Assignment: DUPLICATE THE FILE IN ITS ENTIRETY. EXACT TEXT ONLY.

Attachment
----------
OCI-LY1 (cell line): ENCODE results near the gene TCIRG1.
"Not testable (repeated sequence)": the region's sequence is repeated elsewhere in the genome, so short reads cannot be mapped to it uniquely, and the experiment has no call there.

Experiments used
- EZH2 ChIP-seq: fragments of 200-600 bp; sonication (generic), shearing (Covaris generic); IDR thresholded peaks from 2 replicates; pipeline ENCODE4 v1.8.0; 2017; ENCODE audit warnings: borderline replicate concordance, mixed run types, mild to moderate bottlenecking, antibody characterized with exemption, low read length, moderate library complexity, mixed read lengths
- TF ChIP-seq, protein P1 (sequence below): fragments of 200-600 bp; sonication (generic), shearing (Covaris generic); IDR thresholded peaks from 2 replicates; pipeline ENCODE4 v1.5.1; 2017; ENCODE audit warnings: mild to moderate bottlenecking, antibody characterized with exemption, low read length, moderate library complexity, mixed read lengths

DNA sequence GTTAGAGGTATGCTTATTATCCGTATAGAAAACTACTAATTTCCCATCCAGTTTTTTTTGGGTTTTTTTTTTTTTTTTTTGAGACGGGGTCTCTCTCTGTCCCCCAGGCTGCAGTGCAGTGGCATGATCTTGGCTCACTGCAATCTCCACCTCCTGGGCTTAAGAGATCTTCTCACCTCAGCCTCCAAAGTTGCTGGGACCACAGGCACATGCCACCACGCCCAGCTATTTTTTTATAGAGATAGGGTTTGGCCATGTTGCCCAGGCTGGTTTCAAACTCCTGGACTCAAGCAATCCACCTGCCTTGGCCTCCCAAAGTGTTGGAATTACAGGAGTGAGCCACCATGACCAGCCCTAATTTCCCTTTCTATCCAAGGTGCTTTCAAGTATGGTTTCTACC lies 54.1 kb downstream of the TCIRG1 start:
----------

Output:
OCI-LY1 (cell line): ENCODE results near the gene TCIRG1.
"Not testable (repeated sequence)": the region's sequence is repeated elsewhere in the genome, so short reads cannot be mapped to it uniquely, and the experiment has no call there.

Experiments used
- EZH2 ChIP-seq: fragments of 200-600 bp; sonication (generic), shearing (Covaris generic); IDR thresholded peaks from 2 replicates; pipeline ENCODE4 v1.8.0; 2017; ENCODE audit warnings: borderline replicate concordance, mixed run types, mild to moderate bottlenecking, antibody characterized with exemption, low read length, moderate library complexity, mixed read lengths
- TF ChIP-seq, protein P1 (sequence below): fragments of 200-600 bp; sonication (generic), shearing (Covaris generic); IDR thresholded peaks from 2 replicates; pipeline ENCODE4 v1.5.1; 2017; ENCODE audit warnings: mild to moderate bottlenecking, antibody characterized with exemption, low read length, moderate library complexity, mixed read lengths

DNA sequence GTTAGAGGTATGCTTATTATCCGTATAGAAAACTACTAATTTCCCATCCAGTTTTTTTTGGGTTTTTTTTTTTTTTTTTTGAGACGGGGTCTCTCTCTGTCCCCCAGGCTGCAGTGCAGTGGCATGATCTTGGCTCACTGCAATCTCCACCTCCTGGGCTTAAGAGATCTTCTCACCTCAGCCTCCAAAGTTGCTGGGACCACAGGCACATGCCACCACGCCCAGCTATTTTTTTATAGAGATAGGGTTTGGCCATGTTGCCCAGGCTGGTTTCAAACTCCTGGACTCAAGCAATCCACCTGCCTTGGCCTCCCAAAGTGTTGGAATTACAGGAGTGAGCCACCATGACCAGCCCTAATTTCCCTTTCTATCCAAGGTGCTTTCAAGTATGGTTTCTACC lies 54.1 kb downstream of the TCIRG1 start: